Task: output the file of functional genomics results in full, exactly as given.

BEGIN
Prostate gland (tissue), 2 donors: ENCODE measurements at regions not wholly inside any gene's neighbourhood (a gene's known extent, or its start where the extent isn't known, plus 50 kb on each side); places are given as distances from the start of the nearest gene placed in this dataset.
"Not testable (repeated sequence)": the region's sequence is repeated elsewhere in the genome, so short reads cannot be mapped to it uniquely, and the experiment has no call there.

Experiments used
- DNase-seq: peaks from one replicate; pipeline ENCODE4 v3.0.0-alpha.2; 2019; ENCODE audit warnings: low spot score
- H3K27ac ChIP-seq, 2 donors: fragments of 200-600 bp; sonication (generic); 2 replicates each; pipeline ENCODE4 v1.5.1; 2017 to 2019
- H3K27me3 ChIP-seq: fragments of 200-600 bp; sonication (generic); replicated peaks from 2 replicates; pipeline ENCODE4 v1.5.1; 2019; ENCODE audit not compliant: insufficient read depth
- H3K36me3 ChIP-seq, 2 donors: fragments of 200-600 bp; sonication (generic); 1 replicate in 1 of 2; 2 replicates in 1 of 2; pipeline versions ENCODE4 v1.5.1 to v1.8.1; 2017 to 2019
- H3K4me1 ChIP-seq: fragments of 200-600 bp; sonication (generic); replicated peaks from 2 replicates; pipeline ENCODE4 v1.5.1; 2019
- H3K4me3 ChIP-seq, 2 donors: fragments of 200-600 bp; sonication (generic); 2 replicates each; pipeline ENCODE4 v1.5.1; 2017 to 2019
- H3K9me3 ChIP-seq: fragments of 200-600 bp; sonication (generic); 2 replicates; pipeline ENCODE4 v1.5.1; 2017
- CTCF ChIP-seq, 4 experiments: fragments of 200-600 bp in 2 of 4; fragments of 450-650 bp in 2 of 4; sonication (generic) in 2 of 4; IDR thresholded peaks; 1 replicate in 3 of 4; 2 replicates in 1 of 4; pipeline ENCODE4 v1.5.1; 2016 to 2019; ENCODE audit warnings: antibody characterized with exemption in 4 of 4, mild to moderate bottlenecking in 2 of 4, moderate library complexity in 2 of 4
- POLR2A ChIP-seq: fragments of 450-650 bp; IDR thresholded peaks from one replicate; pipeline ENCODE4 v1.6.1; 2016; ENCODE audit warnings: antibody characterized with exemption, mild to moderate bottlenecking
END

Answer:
Prostate gland (tissue), 2 donors: ENCODE measurements at regions not wholly inside any gene's neighbourhood (a gene's known extent, or its start where the extent isn't known, plus 50 kb on each side); places are given as distances from the start of the nearest gene placed in this dataset.
"Not testable (repeated sequence)": the region's sequence is repeated elsewhere in the genome, so short reads cannot be mapped to it uniquely, and the experiment has no call there.

Experiments used
- DNase-seq: peaks from one replicate; pipeline ENCODE4 v3.0.0-alpha.2; 2019; ENCODE audit warnings: low spot score
- H3K27ac ChIP-seq, 2 donors: fragments of 200-600 bp; sonication (generic); 2 replicates each; pipeline ENCODE4 v1.5.1; 2017 to 2019
- H3K27me3 ChIP-seq: fragments of 200-600 bp; sonication (generic); replicated peaks from 2 replicates; pipeline ENCODE4 v1.5.1; 2019; ENCODE audit not compliant: insufficient read depth
- H3K36me3 ChIP-seq, 2 donors: fragments of 200-600 bp; sonication (generic); 1 replicate in 1 of 2; 2 replicates in 1 of 2; pipeline versions ENCODE4 v1.5.1 to v1.8.1; 2017 to 2019
- H3K4me1 ChIP-seq: fragments of 200-600 bp; sonication (generic); replicated peaks from 2 replicates; pipeline ENCODE4 v1.5.1; 2019
- H3K4me3 ChIP-seq, 2 donors: fragments of 200-600 bp; sonication (generic); 2 replicates each; pipeline ENCODE4 v1.5.1; 2017 to 2019
- H3K9me3 ChIP-seq: fragments of 200-600 bp; sonication (generic); 2 replicates; pipeline ENCODE4 v1.5.1; 2017
- CTCF ChIP-seq, 4 experiments: fragments of 200-600 bp in 2 of 4; fragments of 450-650 bp in 2 of 4; sonication (generic) in 2 of 4; IDR thresholded peaks; 1 replicate in 3 of 4; 2 replicates in 1 of 4; pipeline ENCODE4 v1.5.1; 2016 to 2019; ENCODE audit warnings: antibody characterized with exemption in 4 of 4, mild to moderate bottlenecking in 2 of 4, moderate library complexity in 2 of 4
- POLR2A ChIP-seq: fragments of 450-650 bp; IDR thresholded peaks from one replicate; pipeline ENCODE4 v1.6.1; 2016; ENCODE audit warnings: antibody characterized with exemption, mild to moderate bottlenecking